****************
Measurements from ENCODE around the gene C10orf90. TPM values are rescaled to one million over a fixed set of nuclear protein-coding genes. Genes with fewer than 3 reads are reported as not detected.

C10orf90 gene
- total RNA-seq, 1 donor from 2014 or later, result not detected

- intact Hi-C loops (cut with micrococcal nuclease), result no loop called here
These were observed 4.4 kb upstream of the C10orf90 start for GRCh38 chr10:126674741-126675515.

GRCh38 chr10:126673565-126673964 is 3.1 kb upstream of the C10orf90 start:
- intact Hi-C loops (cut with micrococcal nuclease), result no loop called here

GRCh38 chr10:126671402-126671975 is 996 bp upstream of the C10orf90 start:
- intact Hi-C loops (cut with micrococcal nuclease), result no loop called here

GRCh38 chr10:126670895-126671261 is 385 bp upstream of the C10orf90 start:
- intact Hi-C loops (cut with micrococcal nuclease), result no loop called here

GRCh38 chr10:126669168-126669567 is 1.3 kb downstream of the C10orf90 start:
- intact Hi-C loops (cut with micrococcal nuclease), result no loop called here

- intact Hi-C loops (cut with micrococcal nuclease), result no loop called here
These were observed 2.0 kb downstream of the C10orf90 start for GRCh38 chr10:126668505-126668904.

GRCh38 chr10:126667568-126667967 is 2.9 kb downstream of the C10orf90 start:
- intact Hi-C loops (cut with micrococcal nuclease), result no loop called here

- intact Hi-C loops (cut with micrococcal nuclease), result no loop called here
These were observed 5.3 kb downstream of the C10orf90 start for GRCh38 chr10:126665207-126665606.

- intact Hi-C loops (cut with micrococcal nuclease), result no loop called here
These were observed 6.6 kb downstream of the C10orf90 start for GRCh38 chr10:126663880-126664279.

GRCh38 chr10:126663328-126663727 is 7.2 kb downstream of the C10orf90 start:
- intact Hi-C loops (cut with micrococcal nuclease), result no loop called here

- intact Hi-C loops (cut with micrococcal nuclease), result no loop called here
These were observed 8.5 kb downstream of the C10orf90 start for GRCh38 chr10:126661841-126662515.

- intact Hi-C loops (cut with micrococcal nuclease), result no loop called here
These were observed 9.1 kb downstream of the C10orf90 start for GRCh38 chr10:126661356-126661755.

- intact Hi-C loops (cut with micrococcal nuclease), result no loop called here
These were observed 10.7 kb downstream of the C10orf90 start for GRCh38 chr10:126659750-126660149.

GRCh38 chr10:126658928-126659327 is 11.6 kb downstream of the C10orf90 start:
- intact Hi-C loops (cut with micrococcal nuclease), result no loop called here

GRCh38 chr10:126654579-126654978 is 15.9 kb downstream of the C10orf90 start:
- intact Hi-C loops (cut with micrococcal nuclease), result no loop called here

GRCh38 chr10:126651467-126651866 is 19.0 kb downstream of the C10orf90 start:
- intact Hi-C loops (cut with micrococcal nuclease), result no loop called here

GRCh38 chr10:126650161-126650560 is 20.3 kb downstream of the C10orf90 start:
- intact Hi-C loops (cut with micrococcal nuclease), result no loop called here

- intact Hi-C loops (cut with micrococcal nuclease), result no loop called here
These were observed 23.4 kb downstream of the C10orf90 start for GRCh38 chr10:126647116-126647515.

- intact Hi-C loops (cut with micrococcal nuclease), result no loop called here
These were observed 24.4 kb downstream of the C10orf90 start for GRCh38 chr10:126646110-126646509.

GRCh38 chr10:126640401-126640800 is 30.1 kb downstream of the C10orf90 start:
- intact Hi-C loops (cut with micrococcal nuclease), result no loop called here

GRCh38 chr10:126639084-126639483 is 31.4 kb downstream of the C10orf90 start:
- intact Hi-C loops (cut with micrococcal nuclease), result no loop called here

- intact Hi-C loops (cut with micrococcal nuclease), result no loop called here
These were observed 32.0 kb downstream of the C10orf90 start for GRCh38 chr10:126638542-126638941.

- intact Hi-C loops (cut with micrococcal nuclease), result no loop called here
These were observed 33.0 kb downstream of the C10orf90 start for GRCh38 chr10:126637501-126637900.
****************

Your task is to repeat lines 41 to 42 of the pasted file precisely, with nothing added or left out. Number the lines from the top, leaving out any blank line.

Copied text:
These were observed 24.4 kb downstream of the C10orf90 start for GRCh38 chr10:126646110-126646509.

GRCh38 chr10:126640401-126640800 is 30.1 kb downstream of the C10orf90 start: